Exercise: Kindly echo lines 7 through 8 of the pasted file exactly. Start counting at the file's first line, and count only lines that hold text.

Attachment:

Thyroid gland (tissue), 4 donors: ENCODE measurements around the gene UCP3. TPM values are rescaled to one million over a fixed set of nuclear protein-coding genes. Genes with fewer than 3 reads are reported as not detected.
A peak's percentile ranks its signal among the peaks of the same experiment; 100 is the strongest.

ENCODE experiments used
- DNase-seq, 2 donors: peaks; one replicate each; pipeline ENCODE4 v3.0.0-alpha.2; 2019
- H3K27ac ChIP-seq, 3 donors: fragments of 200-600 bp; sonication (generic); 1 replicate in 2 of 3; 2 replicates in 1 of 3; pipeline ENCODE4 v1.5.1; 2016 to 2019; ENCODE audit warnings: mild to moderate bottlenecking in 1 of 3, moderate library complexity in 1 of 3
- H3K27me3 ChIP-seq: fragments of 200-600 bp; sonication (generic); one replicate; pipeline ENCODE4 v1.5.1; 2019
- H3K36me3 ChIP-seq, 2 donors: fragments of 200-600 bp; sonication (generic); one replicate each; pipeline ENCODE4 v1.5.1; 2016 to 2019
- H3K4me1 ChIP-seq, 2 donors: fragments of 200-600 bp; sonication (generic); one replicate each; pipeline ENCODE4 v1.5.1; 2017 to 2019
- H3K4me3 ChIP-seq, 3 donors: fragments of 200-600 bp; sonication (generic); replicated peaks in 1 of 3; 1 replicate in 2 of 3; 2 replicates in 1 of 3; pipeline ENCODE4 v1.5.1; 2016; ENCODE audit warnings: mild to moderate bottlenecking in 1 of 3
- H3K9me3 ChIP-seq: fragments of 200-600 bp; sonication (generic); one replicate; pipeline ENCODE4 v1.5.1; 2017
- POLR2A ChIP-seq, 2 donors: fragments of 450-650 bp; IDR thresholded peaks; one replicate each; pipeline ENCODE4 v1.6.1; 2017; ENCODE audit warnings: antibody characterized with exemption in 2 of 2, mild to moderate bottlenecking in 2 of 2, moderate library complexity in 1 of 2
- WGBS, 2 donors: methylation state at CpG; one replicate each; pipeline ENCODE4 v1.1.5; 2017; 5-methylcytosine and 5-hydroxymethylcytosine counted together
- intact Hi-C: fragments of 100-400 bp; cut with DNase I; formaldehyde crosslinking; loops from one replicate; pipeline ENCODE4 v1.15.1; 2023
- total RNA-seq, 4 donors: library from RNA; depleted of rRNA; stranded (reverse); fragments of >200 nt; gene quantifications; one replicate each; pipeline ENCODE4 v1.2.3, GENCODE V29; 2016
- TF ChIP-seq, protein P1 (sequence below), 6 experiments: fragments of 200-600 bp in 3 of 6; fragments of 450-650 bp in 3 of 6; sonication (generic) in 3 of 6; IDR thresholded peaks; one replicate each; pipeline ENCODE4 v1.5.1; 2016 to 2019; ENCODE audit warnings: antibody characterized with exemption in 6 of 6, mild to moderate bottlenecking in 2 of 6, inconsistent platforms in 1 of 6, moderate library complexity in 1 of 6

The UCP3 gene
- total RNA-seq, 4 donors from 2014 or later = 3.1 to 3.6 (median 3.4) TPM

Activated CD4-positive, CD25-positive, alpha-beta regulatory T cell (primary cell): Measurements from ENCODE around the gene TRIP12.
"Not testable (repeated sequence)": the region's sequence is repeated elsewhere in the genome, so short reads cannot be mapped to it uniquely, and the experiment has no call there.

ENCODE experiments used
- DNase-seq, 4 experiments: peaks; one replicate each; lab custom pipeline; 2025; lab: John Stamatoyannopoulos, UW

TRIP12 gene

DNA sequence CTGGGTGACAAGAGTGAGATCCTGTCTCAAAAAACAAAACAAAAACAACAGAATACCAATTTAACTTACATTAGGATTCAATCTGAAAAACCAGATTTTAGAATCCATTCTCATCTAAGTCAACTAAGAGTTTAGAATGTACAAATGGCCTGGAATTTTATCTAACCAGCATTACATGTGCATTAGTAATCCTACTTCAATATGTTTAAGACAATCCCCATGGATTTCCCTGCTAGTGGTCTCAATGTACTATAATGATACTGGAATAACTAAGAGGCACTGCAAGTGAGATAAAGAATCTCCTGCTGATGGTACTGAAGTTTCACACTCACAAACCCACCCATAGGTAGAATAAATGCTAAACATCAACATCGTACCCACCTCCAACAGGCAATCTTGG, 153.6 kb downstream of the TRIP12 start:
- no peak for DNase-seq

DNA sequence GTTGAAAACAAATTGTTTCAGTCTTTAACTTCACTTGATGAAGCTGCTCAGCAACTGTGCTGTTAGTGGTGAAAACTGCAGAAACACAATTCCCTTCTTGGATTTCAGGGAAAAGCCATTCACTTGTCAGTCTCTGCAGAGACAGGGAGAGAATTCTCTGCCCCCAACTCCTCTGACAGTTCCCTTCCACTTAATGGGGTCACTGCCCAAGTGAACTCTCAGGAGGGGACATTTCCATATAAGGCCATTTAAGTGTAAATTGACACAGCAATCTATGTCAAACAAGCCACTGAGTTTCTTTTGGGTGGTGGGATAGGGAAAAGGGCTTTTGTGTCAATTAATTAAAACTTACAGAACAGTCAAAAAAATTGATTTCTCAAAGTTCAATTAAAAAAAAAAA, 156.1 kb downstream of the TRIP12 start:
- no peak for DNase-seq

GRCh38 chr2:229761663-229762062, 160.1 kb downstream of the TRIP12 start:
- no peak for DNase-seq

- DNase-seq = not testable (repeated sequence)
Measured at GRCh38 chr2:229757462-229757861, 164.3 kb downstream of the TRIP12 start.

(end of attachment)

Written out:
- H3K36me3 ChIP-seq, 2 donors: fragments of 200-600 bp; sonication (generic); one replicate each; pipeline ENCODE4 v1.5.1; 2016 to 2019
- H3K4me1 ChIP-seq, 2 donors: fragments of 200-600 bp; sonication (generic); one replicate each; pipeline ENCODE4 v1.5.1; 2017 to 2019